Where history and lives intersect

Posted: February 12, 2013

I disagreed with former President George W. Bush on many things. But on one issue, I admired him greatly: He was wise enough to marry a teacher and a librarian. I'm unabashedly biased about this, since my late mom was also a teacher and a librarian.

I have been thinking a good deal about her because she would have turned 100 on Friday. She died in 1995, and my sister and I have spoken often about the extraordinary social changes she came to terms with and was part of.

We break the story up into discrete chunks: the Depression, World War II, the 1960s, and the like. But lives aren't broken up; we live them continuously. Thinking now as a parent myself, I cannot imagine how I would have dealt with children of my own had I been a father in the 1960s. How strange those years must have seemed to adults like my mom. How spoiled did my generation look to those who had lived through depression and war?

I have been struck by how sensible my mom was through the social and personal chaos. My dad, her husband of 29 years, passed away suddenly in the totemic year of 1968. Yet his death almost certainly made my sister and me less likely to rebel, and my mom cut us a bit of slack.

My mother - her name, from her Quebec forebears, was Lucienne - was the sort of faithful Catholic who believed history was destined to leave us in a good place. So she was not the sort to close herself off to what she could learn from what was going on around her.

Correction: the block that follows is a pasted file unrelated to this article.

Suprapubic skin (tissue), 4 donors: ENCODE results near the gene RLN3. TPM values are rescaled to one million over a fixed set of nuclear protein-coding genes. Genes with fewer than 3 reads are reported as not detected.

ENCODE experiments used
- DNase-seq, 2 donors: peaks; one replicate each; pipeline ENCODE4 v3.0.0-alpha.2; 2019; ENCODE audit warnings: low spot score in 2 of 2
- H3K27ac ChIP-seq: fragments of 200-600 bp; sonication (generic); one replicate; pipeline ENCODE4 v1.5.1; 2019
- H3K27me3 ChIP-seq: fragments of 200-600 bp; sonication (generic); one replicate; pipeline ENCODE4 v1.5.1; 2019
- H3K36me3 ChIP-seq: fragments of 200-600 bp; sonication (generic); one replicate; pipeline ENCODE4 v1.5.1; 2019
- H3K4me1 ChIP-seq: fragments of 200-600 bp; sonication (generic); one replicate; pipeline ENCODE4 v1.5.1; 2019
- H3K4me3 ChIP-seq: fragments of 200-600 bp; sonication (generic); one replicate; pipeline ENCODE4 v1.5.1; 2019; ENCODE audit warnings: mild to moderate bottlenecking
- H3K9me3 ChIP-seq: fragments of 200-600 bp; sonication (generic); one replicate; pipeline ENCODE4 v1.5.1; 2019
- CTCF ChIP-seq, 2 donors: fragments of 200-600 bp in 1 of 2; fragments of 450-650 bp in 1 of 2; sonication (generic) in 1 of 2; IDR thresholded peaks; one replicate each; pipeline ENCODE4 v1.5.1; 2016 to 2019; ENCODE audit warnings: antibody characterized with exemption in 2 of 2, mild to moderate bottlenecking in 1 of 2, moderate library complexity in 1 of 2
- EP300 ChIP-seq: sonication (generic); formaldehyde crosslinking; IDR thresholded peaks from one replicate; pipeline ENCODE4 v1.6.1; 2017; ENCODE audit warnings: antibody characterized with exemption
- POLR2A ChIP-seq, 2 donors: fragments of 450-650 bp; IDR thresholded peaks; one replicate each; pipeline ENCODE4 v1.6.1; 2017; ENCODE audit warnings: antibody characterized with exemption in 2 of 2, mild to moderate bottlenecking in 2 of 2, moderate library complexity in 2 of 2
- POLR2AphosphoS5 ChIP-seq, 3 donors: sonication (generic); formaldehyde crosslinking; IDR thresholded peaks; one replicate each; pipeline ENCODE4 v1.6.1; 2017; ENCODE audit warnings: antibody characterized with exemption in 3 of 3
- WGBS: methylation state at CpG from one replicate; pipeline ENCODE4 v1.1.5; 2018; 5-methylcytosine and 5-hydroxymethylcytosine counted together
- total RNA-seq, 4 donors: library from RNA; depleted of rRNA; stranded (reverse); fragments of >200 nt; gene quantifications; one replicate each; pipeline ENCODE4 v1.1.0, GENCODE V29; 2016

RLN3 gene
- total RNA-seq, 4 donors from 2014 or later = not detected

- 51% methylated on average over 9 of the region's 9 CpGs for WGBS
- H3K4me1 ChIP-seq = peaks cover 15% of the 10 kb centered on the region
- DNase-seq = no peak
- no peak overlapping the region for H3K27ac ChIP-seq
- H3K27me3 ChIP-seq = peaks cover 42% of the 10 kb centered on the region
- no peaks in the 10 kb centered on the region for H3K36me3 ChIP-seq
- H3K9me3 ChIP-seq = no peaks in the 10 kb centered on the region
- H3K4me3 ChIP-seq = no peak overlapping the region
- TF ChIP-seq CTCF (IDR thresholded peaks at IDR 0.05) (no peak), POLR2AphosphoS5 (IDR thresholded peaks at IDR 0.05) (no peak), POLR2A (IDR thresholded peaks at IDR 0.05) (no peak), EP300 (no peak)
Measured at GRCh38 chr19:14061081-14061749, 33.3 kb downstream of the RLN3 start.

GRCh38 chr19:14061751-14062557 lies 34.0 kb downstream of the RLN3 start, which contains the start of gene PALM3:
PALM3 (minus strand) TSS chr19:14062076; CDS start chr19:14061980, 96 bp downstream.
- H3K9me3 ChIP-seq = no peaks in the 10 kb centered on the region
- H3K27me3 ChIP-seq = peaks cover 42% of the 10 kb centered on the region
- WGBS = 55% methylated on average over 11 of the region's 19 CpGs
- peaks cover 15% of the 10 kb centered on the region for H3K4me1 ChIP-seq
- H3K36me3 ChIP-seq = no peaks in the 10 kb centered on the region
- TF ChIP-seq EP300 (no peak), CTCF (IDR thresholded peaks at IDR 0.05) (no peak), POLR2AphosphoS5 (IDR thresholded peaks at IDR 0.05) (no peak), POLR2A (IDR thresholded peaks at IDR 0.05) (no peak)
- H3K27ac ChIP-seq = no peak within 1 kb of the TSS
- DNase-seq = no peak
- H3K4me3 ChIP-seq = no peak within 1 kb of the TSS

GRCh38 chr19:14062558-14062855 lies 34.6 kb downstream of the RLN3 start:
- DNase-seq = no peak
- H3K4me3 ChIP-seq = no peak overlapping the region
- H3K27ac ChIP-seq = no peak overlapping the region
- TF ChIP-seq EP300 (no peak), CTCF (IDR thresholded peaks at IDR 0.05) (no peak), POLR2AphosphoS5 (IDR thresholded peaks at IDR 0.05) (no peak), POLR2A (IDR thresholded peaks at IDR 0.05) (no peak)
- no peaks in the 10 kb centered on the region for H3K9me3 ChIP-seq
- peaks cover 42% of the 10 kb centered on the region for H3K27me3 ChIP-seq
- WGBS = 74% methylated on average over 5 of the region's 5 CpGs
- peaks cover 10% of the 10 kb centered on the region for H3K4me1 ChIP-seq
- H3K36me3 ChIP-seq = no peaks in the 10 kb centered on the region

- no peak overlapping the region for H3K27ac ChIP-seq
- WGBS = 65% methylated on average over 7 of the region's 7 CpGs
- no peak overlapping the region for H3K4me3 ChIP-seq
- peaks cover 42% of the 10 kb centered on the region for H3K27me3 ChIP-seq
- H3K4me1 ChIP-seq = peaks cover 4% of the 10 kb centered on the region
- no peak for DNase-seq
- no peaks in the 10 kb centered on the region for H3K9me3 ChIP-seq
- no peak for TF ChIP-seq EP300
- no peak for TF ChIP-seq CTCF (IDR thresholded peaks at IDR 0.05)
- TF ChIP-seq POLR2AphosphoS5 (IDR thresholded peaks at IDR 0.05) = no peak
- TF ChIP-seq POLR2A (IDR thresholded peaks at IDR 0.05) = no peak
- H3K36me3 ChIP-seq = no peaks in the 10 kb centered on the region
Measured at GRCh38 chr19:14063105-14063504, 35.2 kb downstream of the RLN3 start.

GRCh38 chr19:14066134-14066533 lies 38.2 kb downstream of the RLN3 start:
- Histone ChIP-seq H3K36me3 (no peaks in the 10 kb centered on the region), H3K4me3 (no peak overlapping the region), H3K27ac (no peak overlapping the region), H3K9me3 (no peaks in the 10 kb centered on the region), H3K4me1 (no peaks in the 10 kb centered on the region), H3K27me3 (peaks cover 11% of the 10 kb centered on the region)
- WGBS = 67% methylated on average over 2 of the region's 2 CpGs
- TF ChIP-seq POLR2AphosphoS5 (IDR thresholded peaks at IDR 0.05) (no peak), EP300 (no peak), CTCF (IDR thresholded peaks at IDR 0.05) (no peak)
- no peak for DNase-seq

She was totally dedicated to being a parent because she fought so hard to become one. She lost four kids in childbirth or shortly thereafter. It took courage for her to keep trying so she could bring my sister and me into this world. Family values defined her.

But as the first member of her family to go to college, she had an instinctive understanding of what feminism was about. She did not like the Vietnam War, so she sympathized with protests against it. She was an early supporter of the gay-rights cause, partly because her dear godson was gay and she could not abide bigotry against him.

And she was squarely against government cutbacks to schools or libraries. When federal funds were slashed in the early 1980s, she helped save the storefront branch library she presided over in my hometown of Fall River, Mass. She knew the literary haven she ran on Pleasant Street was the place where many low-income children first came in contact with books. One of the joys of her life was to foster love affairs between kids and reading.

My mom was no reflexive liberal. She started out a conservative and still held to most of her old-fashioned values even as her political views moved leftward. She was a public-employee union member but got impatient when the union blocked reforms she thought would improve services. (She complained to the union business agent about this.)

And she was very old school on matters of personal responsibility - in education, marriage, parenting, friendship, and civic duty. When she died at age 82, she was serving on the board of our local community college. She loved the place for the opportunities it gave students from modest backgrounds who were willing to work hard.

Because of her and my dad, I always bridle when people declare themselves "self-made." Such people may exist, but I'm skeptical, and would never make that claim for myself. We can never pretend that we were wise enough to have chosen great parents.

E.J. Dionne is a Washington Post columnist. E-mail him at ejdionne@washpost.com.

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